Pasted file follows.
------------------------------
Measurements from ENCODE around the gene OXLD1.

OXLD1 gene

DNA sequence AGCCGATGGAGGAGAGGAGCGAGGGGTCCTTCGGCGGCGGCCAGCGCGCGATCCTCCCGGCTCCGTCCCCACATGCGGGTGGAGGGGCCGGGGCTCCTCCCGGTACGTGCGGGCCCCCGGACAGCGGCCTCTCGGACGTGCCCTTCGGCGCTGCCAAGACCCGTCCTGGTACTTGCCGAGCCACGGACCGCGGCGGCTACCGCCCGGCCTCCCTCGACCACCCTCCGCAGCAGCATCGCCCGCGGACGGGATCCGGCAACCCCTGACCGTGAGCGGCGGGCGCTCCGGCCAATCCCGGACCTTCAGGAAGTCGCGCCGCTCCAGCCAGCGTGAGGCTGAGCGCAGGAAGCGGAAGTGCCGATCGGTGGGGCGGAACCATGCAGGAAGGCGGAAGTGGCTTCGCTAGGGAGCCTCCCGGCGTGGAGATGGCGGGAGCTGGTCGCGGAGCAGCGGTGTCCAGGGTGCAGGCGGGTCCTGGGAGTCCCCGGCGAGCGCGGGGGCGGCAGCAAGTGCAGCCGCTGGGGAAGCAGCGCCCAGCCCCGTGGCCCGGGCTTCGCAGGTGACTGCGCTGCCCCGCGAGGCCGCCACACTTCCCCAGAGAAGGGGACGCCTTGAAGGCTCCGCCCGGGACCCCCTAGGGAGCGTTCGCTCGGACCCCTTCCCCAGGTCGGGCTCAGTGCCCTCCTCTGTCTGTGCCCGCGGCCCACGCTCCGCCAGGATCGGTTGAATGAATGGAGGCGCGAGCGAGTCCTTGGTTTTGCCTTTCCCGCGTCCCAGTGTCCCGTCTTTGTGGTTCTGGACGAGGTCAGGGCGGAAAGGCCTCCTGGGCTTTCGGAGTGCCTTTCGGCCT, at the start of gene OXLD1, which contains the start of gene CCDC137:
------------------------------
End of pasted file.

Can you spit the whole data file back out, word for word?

Measurements from ENCODE around the gene OXLD1.

OXLD1 gene

DNA sequence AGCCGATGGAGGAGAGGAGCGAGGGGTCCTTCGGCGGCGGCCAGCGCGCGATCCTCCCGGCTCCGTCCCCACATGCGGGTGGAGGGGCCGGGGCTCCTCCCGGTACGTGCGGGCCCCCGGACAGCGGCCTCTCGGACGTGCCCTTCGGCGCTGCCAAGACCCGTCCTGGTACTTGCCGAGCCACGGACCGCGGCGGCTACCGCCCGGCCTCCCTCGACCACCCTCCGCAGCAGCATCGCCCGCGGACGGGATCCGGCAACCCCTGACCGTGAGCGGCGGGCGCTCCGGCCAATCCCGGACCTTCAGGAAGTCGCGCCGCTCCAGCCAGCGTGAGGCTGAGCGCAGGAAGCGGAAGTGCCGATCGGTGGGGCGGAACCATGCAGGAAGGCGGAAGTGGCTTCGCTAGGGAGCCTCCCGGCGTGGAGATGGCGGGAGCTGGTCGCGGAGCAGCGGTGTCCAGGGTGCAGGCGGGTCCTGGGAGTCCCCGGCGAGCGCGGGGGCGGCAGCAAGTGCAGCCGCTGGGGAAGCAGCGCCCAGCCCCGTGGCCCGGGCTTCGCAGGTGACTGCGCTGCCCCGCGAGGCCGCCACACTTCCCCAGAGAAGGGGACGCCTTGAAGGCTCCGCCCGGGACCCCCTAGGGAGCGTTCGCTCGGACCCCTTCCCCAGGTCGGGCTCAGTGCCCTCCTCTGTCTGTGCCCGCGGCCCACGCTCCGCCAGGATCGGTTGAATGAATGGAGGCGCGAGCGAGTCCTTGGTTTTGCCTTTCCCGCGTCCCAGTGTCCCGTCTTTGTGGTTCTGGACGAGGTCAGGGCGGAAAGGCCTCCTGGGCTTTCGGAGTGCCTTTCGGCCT, at the start of gene OXLD1, which contains the start of gene CCDC137: